Florida Times-Union: U.S. Rep. Al Lawson: Change will come, someday, for Obamacare
Six months after he went to Washington touting changes to Obamacare, U.S. Rep. Al Lawson was back in Jacksonville Thursday. Still waiting for change.
“I don’t care whose name is on it,” the freshman Democrat said of the law guiding national health care.
Lawson said he’s still pushing revisions to the Affordable Care Act and that Democratic leadership has been more open lately to spelling out a need for change.
That idea might not have reached everyone.
“Our health care system is collapsing, but Democrats refuse to bring anything to the table. Where’s THEIR plan?” the Republican National Committee asked its 1.4 million Twitter followers this week, overlooking of course that Obamacare is the law Democrats passed and that Republicans pledged to repeal and replace.
Debate on a lot of other subjects was pushed down lawmakers’ agendas until a replacement bill could get through both Republican-led chambers of Congress. Disagreement in the Senate is the latest holdup.
Lawson talked with a reporter about health care before a community meeting on veterans’ issues at the Beaver Street Veterans Villas apartment building downtown.
Lawson said he and U.S. Rep. John Rutherford, a Jacksonville Republican, are working together on mental health legislation that is still being drafted, and that they’ve both worked well with U.S. Rep. Neal Dunn, a Panhandle Republican and fellow freshman who is also a doctor.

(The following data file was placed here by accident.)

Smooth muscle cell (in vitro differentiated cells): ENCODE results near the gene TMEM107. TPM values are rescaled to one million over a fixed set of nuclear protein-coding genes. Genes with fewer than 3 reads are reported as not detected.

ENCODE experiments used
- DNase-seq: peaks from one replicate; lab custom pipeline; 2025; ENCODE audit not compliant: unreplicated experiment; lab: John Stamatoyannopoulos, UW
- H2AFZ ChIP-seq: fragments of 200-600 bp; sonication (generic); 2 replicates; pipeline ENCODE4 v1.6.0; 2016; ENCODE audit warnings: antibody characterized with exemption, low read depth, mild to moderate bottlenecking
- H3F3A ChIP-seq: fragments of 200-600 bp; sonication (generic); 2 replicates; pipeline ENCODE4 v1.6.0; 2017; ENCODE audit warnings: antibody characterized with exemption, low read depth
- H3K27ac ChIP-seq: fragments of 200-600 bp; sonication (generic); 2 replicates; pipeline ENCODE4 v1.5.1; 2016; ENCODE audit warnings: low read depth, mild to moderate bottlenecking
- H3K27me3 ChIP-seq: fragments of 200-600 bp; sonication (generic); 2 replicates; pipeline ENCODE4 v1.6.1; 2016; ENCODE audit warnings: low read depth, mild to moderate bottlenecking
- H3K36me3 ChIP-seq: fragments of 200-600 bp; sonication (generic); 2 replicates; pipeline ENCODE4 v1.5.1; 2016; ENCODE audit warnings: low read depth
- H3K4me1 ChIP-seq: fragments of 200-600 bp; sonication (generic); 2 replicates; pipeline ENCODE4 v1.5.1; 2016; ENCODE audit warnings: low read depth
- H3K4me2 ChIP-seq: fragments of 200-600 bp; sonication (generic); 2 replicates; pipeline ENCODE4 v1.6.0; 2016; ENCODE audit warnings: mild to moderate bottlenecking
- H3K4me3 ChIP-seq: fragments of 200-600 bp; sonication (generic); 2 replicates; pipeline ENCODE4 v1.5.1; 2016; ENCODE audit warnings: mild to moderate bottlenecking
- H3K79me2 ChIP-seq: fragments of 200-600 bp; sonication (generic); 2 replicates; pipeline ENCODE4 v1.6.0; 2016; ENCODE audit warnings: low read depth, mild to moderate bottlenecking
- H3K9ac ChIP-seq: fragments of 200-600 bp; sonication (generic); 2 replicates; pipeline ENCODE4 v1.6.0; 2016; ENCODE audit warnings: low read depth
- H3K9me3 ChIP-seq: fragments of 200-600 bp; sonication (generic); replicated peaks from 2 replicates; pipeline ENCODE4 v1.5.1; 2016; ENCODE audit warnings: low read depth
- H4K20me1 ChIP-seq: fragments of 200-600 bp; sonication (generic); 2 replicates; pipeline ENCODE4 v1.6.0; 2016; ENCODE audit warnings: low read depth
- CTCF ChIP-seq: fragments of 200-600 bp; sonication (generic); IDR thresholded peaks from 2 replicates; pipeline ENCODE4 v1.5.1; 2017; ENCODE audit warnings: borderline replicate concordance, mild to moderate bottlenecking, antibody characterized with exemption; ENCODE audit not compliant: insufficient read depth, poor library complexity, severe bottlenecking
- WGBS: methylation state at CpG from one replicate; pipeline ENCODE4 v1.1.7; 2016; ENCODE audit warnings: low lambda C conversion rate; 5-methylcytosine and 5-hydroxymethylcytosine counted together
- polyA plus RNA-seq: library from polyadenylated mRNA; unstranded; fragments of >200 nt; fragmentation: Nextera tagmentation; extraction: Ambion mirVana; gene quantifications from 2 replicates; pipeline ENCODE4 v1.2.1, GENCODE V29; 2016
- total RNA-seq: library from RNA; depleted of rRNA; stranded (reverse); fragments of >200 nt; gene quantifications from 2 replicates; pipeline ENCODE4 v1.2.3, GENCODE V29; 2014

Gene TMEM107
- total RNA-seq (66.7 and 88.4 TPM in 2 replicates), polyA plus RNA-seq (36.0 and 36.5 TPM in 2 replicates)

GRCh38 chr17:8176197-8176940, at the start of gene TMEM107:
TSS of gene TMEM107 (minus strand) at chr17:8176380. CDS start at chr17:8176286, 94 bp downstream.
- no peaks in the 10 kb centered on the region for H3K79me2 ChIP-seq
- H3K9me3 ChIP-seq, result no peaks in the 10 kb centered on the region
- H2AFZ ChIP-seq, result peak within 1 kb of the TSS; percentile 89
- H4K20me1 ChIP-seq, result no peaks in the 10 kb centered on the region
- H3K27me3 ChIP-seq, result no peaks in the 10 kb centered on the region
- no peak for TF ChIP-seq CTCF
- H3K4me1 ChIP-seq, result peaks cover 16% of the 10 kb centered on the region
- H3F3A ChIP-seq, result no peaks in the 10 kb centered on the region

Lawson said he has urged Democrats to talk about improvements they’d support and pointed to a printed list circulated among Democrats. Those included steps to control prescription drug cost increases and expanded tax credits for middle-income families and for younger people who have been slower to sign up for insurance.
Rutherford is tracking Senate discussions about replacement legislation, a spokeswoman said.
Rutherford “believes it is critical that we fulfill our promise to repeal and replace Obamacare and will continue working to increase access to quality affordable health care for every Northeast Florida family,” said spokeswoman Taryn Fenske.
Lawson sent President Donald Trump a letter last month making the case for changes that wouldn’t require repealing Obamacare.
“The Affordable Care Act is not a perfect law and there certainly is a lot of room for improvement,” Lawson wrote. “But let’s work together to figure out ways to bring down health care costs.”
Lawson recommended repealing a luxury tax that’s collected on generous, so-called “Cadillac” insurance plans used by some lucky workers. As insurance costs rise, the tax could end up affecting ordinary plans if it’s not repealed, he said.
Lawson also asked Trump to increase the tax credit some small businesses can get for offering insurance to employees and consider ending a tax on sales of medical devices like heart valves and artificial hips. The tax was created to raise revenue for Obamacare, but Congress suspended it in 2015 and business-watchers had suggested it could be eliminated as part of tax reforms Trump had planned.
Lawson said he has reached out to Florida’s two senators and thinks other lawmakers will want a more bipartisan agreement on health care change.
“I don’t think it’s been in vain,” he said.